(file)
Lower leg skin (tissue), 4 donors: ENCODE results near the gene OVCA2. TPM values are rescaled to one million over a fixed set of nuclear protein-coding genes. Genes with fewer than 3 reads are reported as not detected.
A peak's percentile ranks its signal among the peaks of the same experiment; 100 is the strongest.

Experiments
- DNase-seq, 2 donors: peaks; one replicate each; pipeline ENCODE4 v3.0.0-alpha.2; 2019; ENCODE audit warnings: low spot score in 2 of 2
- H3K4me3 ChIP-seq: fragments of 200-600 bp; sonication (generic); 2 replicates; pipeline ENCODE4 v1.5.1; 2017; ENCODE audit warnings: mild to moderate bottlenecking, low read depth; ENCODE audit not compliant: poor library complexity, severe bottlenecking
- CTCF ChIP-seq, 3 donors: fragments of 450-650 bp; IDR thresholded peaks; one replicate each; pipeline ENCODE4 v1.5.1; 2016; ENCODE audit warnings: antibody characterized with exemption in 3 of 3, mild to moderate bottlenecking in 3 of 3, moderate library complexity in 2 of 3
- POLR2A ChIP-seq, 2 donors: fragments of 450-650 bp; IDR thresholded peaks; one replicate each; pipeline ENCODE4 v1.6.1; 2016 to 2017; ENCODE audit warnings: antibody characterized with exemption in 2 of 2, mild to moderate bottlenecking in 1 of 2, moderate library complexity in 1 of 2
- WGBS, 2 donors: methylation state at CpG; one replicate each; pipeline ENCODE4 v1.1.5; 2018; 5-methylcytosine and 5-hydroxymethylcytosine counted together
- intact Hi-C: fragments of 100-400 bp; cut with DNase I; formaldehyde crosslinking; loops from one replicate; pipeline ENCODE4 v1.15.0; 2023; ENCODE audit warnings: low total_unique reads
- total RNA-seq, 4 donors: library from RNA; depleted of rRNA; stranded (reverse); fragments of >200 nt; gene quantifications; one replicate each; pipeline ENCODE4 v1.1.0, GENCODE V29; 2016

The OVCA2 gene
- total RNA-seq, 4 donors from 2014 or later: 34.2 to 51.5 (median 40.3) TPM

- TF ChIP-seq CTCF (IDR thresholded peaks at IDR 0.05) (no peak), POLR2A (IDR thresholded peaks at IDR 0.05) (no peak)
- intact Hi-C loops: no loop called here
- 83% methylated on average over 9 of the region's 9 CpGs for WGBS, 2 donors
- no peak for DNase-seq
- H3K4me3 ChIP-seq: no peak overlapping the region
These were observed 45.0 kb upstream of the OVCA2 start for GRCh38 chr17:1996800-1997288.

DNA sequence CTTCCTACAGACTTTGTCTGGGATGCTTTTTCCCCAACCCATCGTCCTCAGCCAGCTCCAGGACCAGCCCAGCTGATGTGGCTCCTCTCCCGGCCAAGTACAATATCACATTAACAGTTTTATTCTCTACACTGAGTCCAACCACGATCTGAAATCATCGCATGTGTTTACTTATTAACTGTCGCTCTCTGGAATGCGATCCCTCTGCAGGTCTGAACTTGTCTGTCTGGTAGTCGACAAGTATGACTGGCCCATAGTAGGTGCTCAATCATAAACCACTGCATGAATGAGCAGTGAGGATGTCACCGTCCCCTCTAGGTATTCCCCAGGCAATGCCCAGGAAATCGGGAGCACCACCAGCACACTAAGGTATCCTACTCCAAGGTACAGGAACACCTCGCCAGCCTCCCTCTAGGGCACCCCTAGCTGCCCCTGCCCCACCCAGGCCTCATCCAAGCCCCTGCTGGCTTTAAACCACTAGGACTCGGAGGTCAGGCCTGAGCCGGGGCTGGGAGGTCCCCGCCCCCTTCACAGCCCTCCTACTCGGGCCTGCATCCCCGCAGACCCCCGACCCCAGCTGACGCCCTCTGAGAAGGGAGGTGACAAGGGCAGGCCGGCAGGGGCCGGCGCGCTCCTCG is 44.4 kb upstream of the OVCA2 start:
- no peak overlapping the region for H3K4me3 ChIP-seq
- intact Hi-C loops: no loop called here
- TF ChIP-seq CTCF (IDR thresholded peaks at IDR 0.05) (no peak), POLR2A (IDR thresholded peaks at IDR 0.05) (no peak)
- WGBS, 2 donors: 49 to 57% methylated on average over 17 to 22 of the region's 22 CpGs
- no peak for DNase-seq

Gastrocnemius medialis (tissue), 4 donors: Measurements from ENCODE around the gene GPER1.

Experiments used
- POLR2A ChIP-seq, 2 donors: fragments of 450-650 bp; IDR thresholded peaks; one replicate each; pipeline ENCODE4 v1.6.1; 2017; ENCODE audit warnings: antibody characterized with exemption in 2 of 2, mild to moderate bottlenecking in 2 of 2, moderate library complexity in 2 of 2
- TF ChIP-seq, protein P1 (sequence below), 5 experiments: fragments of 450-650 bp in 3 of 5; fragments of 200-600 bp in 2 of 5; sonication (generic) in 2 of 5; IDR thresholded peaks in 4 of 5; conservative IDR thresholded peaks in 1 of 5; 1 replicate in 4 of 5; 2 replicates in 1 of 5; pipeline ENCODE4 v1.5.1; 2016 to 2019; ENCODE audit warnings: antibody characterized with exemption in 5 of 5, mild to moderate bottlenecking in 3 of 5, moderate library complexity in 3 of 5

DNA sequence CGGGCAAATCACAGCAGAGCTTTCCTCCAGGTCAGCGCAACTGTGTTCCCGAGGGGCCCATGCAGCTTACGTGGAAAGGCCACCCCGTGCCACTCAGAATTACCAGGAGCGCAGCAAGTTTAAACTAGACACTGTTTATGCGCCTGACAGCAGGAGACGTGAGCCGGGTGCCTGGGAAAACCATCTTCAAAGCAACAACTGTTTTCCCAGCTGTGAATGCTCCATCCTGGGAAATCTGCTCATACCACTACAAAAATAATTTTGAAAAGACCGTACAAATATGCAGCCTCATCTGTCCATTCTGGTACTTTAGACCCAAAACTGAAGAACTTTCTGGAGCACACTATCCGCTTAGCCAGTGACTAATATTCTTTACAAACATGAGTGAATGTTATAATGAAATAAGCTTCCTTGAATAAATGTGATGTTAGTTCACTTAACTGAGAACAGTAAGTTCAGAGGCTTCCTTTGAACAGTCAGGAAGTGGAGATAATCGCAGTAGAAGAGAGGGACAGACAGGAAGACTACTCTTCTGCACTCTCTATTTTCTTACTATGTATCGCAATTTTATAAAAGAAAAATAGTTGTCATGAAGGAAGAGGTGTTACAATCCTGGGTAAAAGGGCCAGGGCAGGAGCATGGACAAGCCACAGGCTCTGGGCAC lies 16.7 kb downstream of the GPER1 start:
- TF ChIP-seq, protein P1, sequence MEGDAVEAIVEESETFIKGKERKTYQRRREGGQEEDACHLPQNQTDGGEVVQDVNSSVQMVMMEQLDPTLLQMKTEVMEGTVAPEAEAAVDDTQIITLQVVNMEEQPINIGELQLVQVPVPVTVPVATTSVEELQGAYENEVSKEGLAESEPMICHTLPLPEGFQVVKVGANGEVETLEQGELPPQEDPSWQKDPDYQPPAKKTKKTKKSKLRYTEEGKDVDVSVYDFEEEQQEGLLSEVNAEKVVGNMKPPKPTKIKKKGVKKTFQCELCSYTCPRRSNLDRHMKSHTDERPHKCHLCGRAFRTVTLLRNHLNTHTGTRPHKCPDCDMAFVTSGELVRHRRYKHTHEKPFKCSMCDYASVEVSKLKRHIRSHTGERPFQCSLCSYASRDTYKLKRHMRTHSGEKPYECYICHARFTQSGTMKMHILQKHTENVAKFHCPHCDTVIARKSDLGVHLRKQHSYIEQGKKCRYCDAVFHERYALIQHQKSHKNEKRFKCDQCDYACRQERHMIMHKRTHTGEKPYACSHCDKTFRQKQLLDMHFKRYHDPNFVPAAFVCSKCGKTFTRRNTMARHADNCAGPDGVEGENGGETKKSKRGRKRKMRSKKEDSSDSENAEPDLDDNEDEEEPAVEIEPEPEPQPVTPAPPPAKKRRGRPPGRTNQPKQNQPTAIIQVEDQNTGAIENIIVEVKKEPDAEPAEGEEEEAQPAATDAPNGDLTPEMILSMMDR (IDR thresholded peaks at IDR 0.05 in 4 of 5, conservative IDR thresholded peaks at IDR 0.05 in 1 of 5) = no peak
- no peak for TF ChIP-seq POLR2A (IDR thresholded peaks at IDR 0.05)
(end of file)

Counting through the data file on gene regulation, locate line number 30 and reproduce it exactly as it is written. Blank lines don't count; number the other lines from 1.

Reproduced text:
- TF ChIP-seq, protein P1, sequence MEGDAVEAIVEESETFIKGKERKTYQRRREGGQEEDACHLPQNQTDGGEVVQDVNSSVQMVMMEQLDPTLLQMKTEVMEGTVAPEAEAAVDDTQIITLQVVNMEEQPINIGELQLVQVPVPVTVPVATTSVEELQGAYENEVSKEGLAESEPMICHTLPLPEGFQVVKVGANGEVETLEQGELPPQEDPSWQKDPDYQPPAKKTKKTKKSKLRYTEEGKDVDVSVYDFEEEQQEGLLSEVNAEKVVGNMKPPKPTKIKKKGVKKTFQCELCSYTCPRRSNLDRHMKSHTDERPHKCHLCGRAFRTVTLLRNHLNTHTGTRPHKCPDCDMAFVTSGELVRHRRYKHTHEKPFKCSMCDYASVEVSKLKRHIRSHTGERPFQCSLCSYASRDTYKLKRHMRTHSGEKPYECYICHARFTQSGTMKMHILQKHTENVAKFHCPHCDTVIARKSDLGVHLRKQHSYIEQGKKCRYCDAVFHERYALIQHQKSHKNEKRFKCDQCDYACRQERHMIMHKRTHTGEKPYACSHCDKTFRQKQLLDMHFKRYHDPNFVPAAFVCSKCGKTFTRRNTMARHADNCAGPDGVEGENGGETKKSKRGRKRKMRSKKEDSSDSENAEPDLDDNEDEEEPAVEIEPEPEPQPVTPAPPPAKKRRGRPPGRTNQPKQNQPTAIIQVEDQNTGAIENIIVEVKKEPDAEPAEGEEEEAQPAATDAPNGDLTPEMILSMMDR (IDR thresholded peaks at IDR 0.05 in 4 of 5, conservative IDR thresholded peaks at IDR 0.05 in 1 of 5) = no peak